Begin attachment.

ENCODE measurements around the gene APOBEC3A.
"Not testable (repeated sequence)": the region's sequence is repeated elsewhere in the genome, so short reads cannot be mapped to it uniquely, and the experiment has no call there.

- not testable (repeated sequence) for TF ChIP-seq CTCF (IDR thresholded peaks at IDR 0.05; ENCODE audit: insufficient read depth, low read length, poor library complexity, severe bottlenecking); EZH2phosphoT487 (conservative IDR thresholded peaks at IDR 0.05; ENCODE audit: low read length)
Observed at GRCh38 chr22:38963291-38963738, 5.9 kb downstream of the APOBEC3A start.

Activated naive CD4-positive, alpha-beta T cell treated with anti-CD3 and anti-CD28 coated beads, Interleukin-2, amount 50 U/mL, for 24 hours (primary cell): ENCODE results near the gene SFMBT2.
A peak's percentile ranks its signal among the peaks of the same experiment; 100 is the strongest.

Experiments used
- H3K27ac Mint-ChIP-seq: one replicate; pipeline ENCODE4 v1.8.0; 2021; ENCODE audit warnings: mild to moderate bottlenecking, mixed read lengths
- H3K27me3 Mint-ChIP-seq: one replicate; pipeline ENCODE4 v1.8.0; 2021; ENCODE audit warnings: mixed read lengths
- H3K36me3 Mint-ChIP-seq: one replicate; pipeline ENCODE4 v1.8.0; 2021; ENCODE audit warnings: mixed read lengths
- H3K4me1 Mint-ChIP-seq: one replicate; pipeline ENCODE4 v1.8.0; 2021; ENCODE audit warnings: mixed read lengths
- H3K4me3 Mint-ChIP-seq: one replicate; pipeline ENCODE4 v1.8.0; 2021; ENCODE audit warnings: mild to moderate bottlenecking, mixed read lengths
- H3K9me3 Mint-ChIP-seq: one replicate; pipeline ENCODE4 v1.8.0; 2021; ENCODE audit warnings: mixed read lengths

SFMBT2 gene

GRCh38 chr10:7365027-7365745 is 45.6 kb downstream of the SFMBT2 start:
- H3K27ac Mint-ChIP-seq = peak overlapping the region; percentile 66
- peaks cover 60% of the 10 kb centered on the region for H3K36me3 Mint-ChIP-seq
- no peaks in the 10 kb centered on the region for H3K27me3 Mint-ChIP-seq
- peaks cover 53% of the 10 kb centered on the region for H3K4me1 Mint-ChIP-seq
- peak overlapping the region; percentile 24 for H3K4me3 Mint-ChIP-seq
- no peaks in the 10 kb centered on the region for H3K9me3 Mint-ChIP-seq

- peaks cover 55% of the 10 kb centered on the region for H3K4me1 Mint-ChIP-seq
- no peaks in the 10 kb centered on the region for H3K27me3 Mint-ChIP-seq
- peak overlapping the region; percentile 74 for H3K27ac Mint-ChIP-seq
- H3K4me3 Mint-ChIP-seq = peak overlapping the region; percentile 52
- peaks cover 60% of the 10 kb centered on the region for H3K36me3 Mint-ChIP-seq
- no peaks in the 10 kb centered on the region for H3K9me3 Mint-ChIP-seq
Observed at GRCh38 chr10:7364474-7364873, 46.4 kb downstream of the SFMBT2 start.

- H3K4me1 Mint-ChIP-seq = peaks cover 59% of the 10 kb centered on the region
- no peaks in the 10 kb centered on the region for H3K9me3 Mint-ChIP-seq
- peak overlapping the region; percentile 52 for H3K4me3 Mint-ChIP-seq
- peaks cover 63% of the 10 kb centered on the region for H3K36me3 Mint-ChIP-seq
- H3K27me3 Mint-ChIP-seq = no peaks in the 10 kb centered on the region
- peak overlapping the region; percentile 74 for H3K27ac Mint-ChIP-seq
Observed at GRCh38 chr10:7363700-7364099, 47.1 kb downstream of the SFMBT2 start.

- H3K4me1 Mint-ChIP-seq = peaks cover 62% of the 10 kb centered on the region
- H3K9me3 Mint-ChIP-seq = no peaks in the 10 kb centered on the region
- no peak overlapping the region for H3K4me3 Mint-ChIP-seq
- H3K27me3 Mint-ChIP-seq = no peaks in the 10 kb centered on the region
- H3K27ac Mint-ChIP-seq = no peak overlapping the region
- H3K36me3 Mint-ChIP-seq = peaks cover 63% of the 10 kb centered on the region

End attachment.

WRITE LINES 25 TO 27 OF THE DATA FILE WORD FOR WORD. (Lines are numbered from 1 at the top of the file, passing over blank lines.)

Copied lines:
- H3K4me3 Mint-ChIP-seq = peak overlapping the region; percentile 52
- peaks cover 60% of the 10 kb centered on the region for H3K36me3 Mint-ChIP-seq
- no peaks in the 10 kb centered on the region for H3K9me3 Mint-ChIP-seq